Matthew 25:34-37.
“Come, you that are blessed by my Father, inherit the kingdom prepared for you from the foundation of the world; for I was hungry and you gave me food, I was thirsty and you gave me something to drink, I was a stranger and you welcomed me, I was naked and you gave me clothing, I was sick and you took care of me, I was in prison and you visited me.”

Those are the words of Jesus.

Isaiah 58:6-9.
“Is not this the fast that I choose:
to loose the bonds of injustice,
to undo the thongs of the yoke,
to let the oppressed go free,
and to break every yoke?
Is it not to share your bread with the hungry,
and bring the homeless poor into your house;
when you see the naked, to cover them,
and not to hide yourself from your own kin?
Then your light shall break forth like the dawn,
and your healing shall spring up quickly;
your vindicator shall go before you,
the glory of the Lord shall be your rear guard.
Then you shall call, and the Lord will answer;
you shall cry for help, and he will say, Here I am.”

Those are the words of Isaiah.

Refugees. It’s hard to imagine that this is a polarizing topic among Christians.   But it is.  Some of my Facebook friends — who practice Christianity — claim that this ban on refugees is right and within the bounds of Christian theology and life practice.  Elders, leaders, silent pulpits.

The issue for the American Christian (is that even a category, sadly it is?) is that we don’t trust God.  We won’t speak out on behalf of those who are escaping the very terror that we are trying end. The refugees are the people from Mosul and Aleppo and countless other places where the war on terror is being intensely fought.  We are willing to fight over there, but we are not willing to accept a minuscule risk to our safety here to welcome them? The people who are well vetted, and who have suffered so much to get the chance to come here, we abandon them at the last minute because…? Jesus tells us so?  Huh

Hebrews 13:1-4.
“Let mutual love continue. Do not neglect to show hospitality to strangers, for by doing that some have entertained angels without knowing it. Remember those who are in prison, as though you were in prison with them; those who are being tortured, as though you yourselves were being tortured.”

We have the opportunity to rescue, help, and bless some of the world’s most oppressed — women, children, families. To be the light of the world.  To show these oppressed the Love of God.  That’s right, to open our hearts and to pour out on these people the love of God which we believe is greater than anything else.  Any nationality.  Any creed.  Any nationalistic, narrowly focused, expression of what’s mine is mine.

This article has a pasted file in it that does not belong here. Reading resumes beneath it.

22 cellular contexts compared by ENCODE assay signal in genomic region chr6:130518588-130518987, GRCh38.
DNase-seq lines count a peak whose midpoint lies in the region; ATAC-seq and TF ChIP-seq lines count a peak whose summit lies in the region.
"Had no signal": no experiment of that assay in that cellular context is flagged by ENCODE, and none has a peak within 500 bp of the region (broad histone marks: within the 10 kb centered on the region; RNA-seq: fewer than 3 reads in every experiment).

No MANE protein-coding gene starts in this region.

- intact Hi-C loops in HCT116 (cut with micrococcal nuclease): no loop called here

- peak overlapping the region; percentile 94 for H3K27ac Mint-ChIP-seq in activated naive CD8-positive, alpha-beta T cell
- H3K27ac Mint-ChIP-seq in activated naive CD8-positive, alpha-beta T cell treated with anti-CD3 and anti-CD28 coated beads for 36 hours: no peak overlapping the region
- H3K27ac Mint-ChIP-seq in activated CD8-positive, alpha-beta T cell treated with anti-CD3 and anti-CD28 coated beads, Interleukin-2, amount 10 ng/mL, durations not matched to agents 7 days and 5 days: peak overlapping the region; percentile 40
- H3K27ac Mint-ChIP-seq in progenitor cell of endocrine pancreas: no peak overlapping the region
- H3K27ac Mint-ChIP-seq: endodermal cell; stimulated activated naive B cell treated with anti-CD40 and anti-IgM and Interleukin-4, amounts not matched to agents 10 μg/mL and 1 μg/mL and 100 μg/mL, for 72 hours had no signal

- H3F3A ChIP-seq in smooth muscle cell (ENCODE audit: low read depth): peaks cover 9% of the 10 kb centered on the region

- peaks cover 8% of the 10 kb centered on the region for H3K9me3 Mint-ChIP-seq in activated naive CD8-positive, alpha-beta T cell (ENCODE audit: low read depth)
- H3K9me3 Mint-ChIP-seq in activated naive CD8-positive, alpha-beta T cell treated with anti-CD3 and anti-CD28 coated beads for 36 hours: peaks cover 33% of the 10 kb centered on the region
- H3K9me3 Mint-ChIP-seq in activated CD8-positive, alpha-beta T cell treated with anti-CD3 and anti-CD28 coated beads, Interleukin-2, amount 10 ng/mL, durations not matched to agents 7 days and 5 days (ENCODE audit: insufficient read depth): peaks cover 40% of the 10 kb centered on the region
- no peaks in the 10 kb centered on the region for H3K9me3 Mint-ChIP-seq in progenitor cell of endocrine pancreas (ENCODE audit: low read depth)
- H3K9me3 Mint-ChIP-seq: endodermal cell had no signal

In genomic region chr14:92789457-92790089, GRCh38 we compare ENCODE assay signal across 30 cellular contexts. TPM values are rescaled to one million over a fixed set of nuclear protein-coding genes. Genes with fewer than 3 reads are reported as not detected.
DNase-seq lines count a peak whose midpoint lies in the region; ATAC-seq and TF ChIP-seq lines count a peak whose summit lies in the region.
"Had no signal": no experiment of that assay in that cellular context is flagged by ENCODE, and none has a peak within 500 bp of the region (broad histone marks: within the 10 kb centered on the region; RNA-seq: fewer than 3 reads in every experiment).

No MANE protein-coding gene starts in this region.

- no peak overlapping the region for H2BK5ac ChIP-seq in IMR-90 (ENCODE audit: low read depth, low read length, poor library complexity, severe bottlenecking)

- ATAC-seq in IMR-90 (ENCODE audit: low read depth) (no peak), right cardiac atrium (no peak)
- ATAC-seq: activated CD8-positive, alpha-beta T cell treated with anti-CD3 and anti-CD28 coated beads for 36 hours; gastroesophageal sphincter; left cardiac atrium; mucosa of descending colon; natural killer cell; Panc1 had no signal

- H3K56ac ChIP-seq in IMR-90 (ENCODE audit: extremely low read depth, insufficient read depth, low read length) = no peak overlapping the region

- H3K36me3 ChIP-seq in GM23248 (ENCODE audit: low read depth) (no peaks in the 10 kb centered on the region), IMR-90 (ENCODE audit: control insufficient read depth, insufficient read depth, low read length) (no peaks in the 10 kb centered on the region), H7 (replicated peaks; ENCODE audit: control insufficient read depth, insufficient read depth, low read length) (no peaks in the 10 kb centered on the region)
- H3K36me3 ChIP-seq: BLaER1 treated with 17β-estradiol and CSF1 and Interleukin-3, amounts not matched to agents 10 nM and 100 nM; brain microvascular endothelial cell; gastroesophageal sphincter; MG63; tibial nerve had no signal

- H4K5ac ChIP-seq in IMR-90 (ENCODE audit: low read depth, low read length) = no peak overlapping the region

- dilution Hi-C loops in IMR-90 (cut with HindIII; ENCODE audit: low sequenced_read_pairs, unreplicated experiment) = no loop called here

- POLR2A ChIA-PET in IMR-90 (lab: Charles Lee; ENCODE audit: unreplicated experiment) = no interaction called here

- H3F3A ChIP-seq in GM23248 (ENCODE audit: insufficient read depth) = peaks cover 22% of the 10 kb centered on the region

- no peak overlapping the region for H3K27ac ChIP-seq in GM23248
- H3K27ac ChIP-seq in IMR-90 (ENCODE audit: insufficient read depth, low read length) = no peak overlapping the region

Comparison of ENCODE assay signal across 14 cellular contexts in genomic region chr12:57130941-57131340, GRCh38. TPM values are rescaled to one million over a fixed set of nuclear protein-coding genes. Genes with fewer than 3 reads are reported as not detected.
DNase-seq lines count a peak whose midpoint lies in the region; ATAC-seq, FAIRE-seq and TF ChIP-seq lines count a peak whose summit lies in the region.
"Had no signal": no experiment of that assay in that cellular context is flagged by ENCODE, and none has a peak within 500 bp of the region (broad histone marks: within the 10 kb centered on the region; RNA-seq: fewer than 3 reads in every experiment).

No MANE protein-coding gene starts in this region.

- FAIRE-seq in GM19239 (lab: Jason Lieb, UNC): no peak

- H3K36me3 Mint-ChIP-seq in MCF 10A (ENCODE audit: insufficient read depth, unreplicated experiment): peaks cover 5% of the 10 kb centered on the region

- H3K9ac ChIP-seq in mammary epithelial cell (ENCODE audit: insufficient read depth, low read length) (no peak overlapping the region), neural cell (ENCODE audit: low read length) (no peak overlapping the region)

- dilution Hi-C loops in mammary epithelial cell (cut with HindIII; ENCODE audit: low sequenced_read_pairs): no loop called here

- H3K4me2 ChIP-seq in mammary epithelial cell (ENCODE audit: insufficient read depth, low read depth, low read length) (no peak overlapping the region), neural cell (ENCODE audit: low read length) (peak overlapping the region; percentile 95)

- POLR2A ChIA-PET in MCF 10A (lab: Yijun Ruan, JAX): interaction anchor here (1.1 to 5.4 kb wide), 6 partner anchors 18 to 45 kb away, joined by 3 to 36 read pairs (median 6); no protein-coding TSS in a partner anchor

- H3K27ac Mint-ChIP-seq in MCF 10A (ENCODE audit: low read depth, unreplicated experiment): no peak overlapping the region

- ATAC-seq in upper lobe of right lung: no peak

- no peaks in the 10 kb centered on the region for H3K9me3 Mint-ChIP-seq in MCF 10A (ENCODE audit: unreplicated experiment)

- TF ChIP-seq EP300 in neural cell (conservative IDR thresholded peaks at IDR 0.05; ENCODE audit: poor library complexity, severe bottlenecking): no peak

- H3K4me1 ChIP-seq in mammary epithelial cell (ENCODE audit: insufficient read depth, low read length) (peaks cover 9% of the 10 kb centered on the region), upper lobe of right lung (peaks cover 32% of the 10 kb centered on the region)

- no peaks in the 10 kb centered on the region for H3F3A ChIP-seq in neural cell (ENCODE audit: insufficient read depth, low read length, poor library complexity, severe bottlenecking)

All this past week I have read and seen the stories of those who have been turned away at our borders.  I have carried the grief and embarrassment of what our country has done and the vocal silence of Christians, especially conservative evangelicals.  If you, as a Christian persist in telling the most vulnerable to go away, then what are we to make of Jesus’ words?  Of Isaiah’s prophesy?

I was talking with a colleague this week about the craziness in the world.  Our conversation drifted to the refugee situation.  I told her I am a Christian.  We had been very serious in our conversation.  And she simply stopped talking and looked at me.  Silent.  Waiting.

I told her I do not support the US ban on refugees.  It is wrong.  It does not show the love of God.  It does not risk helping the poor and destitute regardless of my circumstances. And I said, if other Christians disagree, well then, on this issue I will say this: You are a hypocrite.


Losing Faith

Imagine your nature is such that all you are designed to do is to love God. Everything that you are and everything that you can be is simply transcended by this idea. Then imagine finding that this completely eludes you and that everything you hope for is completely misaligned with this idea, and you find your own existences is still the fulfillment of your own desires and cravings. In The New Seeds of Contemplation, this is essentially what Thomas Merton calls compunction, a feeling of guilt followed by an unhealthy behavior that leads us into more alienating behaviors and takes us away from faith.

I have seen it happen a lot. People have an emotional connection with God, we extol this experiences, and encourage the believer to extend the divine encounter with bible reading, small groups, acts of service, and evangelizing. But the emotional divine connection is elusive, and often believers are left wondering how to obtain it again. And so the church encourages the same activities… Bible reading, evangelizing, small groups. The believer may recover a sense of connection, but many times these methods lead to a complacency and abandonment of the initial hope of a changed life.

When people stop “believing” most times they say it is because they don’t “feel it” anymore. And it is usually followed by a sense that music has become boring, the sermons irrelevant, the service projects a chore and church friends distant. In or words, spiritual loneliness. But so often, this is the experience right on the cusp of something better, and these activities that are unfulfilling are human endeavors to keep you engaged. What God is asking is you abandon your whole self, including your church self, to His will, and to enter into a one-of-a-kind relationship with Him. A relationship exactly suited to who you are created to be.